July 29, 2009

potatoes and green beans in a mushroom gravy

Yay! A cold front came through Boulder! High of 67 and low of 49. Time for some kitchen intensive comfort food!

Serving Size: 6

4 c. potatoes, diced
2 c. green beans, sliced into 1" segments
2 c. carrots, sliced into half circles
1 lb. tofu, pressed, diced
1 clove garlic, minced
salt and black pepper to taste
canola oil

Gravy Ingredients:
2 c. white button mushrooms, sliced
1 medium onion, diced
2 cloves garlic, minced
1/2 c. water
2 T. canola oil
2 T. white miso
1 T. tahini
1 T. apple cider vinegar
1/2 t. thyme
salt and black pepper to taste

Cook the potatoes with a little canola oil and salt and pepper in a frying pan with a cover over medium heat for about 30 minutes. Stir them occasionally. Add a clove of minced garlic near the end when the potatoes are starting to turn golden brown. While the potatoes are cooking, saute the onion, mushrooms, and garlic in a little canola oil and salt. When the mushroom and onions are done cooking, set them aside for gravy making.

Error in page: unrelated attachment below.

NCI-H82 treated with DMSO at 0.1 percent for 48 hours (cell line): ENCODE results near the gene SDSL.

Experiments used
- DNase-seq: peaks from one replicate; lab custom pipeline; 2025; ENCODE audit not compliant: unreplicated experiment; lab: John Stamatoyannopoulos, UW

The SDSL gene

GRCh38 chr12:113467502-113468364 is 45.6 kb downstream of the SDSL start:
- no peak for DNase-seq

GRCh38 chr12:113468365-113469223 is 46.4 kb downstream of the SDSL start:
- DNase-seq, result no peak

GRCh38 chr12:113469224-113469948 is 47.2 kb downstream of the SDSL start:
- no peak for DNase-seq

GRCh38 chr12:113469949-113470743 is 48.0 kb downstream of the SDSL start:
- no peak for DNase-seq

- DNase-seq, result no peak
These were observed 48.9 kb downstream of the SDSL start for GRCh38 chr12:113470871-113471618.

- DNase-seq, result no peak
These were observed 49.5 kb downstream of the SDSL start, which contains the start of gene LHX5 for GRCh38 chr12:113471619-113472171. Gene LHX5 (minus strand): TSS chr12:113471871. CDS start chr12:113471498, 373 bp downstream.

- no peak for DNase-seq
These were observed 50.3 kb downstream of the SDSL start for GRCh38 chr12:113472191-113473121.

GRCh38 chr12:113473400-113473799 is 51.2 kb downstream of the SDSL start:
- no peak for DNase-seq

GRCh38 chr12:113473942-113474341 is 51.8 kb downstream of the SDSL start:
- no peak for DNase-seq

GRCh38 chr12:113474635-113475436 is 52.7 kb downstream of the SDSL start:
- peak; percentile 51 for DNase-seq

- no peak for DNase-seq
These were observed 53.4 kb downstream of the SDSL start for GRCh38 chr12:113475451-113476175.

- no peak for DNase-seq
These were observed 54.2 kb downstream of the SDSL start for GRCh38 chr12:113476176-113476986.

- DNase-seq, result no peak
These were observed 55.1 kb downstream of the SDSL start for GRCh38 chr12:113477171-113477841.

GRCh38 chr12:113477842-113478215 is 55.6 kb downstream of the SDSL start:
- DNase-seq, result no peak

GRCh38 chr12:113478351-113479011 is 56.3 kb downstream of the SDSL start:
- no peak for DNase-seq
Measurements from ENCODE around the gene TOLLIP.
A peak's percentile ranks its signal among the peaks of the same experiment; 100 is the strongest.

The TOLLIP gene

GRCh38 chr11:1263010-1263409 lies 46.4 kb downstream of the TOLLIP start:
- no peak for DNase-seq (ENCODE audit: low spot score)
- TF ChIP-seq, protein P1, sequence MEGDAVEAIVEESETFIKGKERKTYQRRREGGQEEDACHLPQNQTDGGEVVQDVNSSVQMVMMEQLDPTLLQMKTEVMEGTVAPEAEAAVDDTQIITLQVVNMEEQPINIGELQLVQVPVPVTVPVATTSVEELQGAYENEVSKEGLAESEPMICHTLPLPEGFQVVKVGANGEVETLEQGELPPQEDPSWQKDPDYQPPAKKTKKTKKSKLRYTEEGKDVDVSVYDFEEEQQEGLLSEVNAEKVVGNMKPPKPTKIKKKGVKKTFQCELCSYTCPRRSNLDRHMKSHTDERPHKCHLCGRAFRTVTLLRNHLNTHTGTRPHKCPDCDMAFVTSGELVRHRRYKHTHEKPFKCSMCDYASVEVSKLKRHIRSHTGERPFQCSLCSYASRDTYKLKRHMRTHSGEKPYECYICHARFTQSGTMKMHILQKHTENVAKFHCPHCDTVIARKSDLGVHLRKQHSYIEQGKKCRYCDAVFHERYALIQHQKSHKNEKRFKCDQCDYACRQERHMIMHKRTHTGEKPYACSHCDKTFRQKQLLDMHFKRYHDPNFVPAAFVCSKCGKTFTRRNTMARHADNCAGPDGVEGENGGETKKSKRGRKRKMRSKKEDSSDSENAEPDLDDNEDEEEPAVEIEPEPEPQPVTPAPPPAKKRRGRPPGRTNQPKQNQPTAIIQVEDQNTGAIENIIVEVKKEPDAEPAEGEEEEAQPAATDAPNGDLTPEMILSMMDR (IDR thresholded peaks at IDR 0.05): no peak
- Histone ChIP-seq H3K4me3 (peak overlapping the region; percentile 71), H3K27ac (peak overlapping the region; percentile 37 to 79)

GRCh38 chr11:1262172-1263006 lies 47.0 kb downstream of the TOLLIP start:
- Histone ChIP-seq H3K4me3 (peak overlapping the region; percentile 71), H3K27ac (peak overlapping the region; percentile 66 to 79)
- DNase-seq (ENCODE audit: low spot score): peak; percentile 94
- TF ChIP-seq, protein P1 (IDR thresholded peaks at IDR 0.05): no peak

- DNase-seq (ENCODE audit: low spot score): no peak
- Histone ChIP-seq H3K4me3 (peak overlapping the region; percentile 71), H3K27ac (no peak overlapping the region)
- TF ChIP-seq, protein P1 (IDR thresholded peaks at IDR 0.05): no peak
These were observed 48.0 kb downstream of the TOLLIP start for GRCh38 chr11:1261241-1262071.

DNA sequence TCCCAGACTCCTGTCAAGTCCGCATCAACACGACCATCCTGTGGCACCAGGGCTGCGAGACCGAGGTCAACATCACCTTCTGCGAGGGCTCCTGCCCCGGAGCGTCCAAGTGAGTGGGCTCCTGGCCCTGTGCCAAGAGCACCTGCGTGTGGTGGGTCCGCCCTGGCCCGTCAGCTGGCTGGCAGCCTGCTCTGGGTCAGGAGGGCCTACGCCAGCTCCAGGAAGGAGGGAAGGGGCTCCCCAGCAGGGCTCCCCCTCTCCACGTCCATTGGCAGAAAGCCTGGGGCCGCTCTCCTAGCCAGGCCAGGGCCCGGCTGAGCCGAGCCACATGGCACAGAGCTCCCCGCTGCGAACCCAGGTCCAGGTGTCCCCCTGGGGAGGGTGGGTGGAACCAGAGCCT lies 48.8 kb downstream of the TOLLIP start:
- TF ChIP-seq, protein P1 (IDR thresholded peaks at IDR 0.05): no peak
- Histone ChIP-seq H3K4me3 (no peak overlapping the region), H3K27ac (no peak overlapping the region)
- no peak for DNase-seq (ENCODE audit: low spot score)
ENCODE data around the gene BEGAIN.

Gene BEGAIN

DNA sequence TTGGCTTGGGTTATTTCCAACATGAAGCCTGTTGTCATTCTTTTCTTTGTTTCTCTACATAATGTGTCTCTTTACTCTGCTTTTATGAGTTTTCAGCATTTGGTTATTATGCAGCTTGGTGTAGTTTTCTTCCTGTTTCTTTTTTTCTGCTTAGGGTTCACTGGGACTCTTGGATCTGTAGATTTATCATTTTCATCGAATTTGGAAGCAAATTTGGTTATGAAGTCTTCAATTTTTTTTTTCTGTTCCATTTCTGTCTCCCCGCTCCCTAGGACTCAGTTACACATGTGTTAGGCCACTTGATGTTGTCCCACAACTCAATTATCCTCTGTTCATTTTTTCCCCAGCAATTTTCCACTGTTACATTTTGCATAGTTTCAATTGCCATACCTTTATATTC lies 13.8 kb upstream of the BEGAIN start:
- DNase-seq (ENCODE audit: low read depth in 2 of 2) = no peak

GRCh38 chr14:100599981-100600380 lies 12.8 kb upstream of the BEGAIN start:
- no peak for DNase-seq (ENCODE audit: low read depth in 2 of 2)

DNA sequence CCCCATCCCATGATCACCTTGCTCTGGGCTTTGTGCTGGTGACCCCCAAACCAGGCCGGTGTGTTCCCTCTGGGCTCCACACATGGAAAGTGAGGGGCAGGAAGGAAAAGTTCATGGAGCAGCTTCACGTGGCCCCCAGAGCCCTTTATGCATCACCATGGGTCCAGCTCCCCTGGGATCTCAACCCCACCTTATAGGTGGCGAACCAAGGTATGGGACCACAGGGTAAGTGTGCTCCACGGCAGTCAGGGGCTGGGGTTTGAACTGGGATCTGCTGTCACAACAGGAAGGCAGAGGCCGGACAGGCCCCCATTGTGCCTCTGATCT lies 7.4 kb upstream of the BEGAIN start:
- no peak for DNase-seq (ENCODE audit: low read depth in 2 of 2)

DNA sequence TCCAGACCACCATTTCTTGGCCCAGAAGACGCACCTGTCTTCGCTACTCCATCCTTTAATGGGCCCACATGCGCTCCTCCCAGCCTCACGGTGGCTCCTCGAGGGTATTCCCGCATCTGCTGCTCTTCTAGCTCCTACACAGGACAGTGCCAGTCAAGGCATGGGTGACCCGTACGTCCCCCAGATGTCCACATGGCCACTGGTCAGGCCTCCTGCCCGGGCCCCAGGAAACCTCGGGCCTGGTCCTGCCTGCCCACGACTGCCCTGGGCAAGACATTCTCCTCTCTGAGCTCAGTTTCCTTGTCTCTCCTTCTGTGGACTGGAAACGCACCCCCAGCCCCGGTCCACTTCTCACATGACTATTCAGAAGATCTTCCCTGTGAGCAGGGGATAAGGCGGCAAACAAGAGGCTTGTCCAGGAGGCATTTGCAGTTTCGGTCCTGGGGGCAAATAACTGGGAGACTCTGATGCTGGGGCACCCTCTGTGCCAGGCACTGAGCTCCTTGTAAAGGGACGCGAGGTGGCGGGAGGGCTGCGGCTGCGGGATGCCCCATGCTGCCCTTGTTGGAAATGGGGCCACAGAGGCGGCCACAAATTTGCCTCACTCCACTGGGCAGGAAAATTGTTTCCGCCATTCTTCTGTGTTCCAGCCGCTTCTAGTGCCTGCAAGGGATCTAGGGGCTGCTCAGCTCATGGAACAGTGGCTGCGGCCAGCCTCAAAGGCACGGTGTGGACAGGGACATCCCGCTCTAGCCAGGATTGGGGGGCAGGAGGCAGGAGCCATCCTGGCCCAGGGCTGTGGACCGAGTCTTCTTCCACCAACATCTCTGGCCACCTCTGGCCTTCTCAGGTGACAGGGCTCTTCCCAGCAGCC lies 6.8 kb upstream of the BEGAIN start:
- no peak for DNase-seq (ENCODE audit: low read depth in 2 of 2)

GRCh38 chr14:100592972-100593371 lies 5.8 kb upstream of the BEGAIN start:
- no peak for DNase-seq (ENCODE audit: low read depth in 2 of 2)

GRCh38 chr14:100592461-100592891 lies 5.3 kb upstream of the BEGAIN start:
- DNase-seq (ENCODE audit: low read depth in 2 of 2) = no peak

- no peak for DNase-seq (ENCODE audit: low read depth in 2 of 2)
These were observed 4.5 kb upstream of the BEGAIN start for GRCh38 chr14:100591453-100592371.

Reuse the mushroom/onion pan to steam the carrots and green beans in a splash of water over medium heat. Set them aside when they are cooked (not mushy). Reuse the frying pan again to cook the tofu in some canola oil and salt.

Onto gravy making! Grab half of the cooked mushroom, onion, garlic mixture and combine them with the remaining gravy ingredients. Use a blender to make a smooth gravy. Add the remaining mushroom, onion, garlic mixture to the gravy.

Mix everything together and eat! If you're feeling extra ambitious you could throw it all into a pie crust and you'll have a veggie pot pie. Or you could make some biscuits! Mmmm biscuits...

July 23, 2009

tofu documentary